Friends of Adler remember colleague who was “so very, very Margot”

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A choir performs at a memorial service in New York for late NPR reporter Margot Adler.

A choir performs at a memorial service in New York for late NPR reporter Margot Adler.

Friends and colleagues of Margot Adler gathered in New York and Washington, D.C., last week to pay tribute to the late NPR correspondent, whom they described as a great intellect and inspiring spiritual presence.

“She really knew more things about more things than just about anybody else I knew,” said Ken Barcus, NPR’s Midwest Bureau Chief, at a memorial for Adler at the network’s headquarters Wednesday. “She actually was the smartest person I think I have ever known.”

The memorial in Studio 1, which Barcus described as “a blast from the past,” drew NPR alumnae Liane Hansen, Peggy Girshman, Bob Edwards, Jean Cochran, Ted Clark and David Molpus. An audiovisual presentation included excerpts of Adler’s NPR stories about birding, Central Park and 9/11.

Two days later, NPR’s senior European correspondent, Sylvia Poggioli, told a gathering at All Souls Unitarian Church in Manhattan that Adler’s passion for paganism was contagious. Recalling a trip from Rome to Greece that the two women made with their husbands, Poggioli said, “I joined her in a ritual to the goddess Hera, a mystical experience I will always treasure.”

Attendees at the Manhattan memorial included Deborah Amos, NPR’s Middle East correspondent, and On the Media host Brooke Gladstone. In the pew in front of Amos and Gladstone sat Ceil Muller, an engineer who worked with Adler for years at NPR’s New York bureau before taking a job at KQED in San Francisco. Members of the production team of Justice Talking, which Adler hosted from 1999-2008, also turned out.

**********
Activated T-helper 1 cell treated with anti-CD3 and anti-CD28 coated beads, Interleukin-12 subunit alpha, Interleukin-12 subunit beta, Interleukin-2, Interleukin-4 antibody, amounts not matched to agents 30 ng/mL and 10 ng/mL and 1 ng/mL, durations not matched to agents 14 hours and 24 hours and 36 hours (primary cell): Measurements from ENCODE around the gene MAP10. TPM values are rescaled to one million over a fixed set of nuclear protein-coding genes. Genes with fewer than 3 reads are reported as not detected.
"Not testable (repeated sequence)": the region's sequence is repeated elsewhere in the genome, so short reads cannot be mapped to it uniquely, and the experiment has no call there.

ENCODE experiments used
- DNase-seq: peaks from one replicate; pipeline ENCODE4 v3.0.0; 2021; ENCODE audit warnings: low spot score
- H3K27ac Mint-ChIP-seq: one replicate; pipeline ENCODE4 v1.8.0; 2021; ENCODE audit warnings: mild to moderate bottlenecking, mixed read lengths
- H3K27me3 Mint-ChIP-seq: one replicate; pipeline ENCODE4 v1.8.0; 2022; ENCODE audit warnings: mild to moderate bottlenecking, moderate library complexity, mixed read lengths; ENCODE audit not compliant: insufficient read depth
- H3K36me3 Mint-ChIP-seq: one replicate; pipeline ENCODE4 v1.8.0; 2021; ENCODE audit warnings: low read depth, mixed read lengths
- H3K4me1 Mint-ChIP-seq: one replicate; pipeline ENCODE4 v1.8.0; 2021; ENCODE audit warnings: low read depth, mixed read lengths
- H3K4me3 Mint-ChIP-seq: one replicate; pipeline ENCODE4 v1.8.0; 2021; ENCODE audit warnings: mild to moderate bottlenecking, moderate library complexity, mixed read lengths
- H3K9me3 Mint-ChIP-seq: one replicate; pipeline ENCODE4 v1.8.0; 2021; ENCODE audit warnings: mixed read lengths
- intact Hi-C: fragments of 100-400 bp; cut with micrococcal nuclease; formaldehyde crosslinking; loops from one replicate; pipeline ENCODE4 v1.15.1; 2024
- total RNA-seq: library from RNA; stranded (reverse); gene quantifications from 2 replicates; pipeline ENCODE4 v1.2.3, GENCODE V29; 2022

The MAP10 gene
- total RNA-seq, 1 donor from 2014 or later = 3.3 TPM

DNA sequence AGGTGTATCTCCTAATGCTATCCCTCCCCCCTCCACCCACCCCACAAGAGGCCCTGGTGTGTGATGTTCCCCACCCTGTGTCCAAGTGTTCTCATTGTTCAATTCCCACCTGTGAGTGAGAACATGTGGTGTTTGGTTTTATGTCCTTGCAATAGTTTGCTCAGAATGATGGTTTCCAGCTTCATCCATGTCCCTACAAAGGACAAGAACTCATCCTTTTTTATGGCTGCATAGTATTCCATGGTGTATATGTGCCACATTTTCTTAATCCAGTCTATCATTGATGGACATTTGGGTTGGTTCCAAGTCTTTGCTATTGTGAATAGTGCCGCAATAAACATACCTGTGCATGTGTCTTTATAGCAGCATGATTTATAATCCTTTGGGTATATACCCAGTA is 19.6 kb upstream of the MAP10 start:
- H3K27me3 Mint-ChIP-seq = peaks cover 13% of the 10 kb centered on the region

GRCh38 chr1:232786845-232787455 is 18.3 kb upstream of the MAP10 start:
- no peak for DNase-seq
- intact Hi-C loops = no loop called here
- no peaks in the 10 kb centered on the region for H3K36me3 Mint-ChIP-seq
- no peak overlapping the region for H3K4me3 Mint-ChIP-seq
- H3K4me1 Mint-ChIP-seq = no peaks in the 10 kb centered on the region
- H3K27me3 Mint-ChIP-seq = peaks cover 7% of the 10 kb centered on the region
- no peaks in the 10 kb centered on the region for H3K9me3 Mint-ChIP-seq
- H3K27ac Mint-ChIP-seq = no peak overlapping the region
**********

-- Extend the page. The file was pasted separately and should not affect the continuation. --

Wetherell

Wetherell

Many thought Adler would’ve gotten a kick out of a memorial service held on Halloween. Manoli Wetherell, a longtime engineer at NPR’s New York bureau who described herself as like a sister to Adler, wore a black dress decorated with white ghosts. Wetherell, who had worked with Adler since their days at New York’s WBAI-FM, delivered a eulogy both humorous and profoundly serious.

She recounted that Adler would often say “Martians took over my brain” whenever she did something flakey and that Adler lost her keys “more times than any five people.” Remembering when Adler led a workshop at the Esalen Institute in Big Sur, California, Wetherell told the gathering that after relaxing in hot springs, listening to seals bark in the Pacific, gazing at the blue sky and inhaling the scent of wildflowers and sea air, Adler exclaimed, “Isn’t this fantastic? You could fart and no one would know.”

Like Barcus, Wetherell referred to Adler as one of the smartest people she had ever met. “She was so smart and so very, very Margot.”

“From Margot I learned that no one is just one thing, not the people we don’t like but also the people we do like,” Wetherell said. “She forgave us our frailties, our faults and was comfortable that she had hers.”

A friend of Adler’s since childhood, Mary Kate Bluestein, spoke of Adler’s summers in her beloved Martha’s Vineyard. The reporter’s annual arrival on the Vineyard “was a big deal,” she said.

Adler’s son, Alex Gleidman-Adler, scattered her ashes in the Atlantic Ocean and in a pond on the Vineyard. Gleidman-Adler organized the New York memorial and was to make concluding remarks but, at the last minute, decided not to speak.

In remarks included in the printed program for the memorial service at NPR, he wrote: “Once in Amsterdam, someone called out her name, recognizing her only from her voice. She found that amazing.”